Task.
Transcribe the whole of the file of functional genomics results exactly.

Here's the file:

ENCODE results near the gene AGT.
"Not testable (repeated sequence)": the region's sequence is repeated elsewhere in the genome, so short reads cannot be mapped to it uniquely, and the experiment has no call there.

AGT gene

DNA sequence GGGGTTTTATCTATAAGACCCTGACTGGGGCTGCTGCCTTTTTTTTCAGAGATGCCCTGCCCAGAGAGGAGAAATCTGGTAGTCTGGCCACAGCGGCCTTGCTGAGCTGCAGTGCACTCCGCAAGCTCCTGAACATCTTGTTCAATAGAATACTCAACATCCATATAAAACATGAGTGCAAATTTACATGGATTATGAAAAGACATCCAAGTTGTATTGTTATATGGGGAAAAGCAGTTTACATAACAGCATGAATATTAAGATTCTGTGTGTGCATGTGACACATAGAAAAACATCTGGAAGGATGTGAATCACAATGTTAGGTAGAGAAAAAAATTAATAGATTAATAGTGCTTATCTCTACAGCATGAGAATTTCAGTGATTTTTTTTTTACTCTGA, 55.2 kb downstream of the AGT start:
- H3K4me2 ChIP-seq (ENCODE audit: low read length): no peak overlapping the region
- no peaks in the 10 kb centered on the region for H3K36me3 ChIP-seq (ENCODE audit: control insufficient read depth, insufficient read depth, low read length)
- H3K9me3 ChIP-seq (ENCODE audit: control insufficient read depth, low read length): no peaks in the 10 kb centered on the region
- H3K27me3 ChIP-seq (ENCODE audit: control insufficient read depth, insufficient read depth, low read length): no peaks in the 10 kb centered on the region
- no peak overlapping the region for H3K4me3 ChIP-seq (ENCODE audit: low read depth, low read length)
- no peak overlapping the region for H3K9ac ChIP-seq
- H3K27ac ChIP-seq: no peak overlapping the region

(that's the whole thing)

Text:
ENCODE results near the gene AGT.
"Not testable (repeated sequence)": the region's sequence is repeated elsewhere in the genome, so short reads cannot be mapped to it uniquely, and the experiment has no call there.

AGT gene

DNA sequence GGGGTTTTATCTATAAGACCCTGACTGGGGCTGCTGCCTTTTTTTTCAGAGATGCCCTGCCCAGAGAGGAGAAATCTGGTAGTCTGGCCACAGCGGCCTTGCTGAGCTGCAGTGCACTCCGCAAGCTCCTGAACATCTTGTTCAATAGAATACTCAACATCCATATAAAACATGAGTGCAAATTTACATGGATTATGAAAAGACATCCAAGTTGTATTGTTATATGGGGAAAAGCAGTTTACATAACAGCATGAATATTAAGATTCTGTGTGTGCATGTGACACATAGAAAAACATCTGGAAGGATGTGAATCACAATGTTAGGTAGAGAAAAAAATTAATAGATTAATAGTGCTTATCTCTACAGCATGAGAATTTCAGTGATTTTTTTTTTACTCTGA, 55.2 kb downstream of the AGT start:
- H3K4me2 ChIP-seq (ENCODE audit: low read length): no peak overlapping the region
- no peaks in the 10 kb centered on the region for H3K36me3 ChIP-seq (ENCODE audit: control insufficient read depth, insufficient read depth, low read length)
- H3K9me3 ChIP-seq (ENCODE audit: control insufficient read depth, low read length): no peaks in the 10 kb centered on the region
- H3K27me3 ChIP-seq (ENCODE audit: control insufficient read depth, insufficient read depth, low read length): no peaks in the 10 kb centered on the region
- no peak overlapping the region for H3K4me3 ChIP-seq (ENCODE audit: low read depth, low read length)
- no peak overlapping the region for H3K9ac ChIP-seq
- H3K27ac ChIP-seq: no peak overlapping the region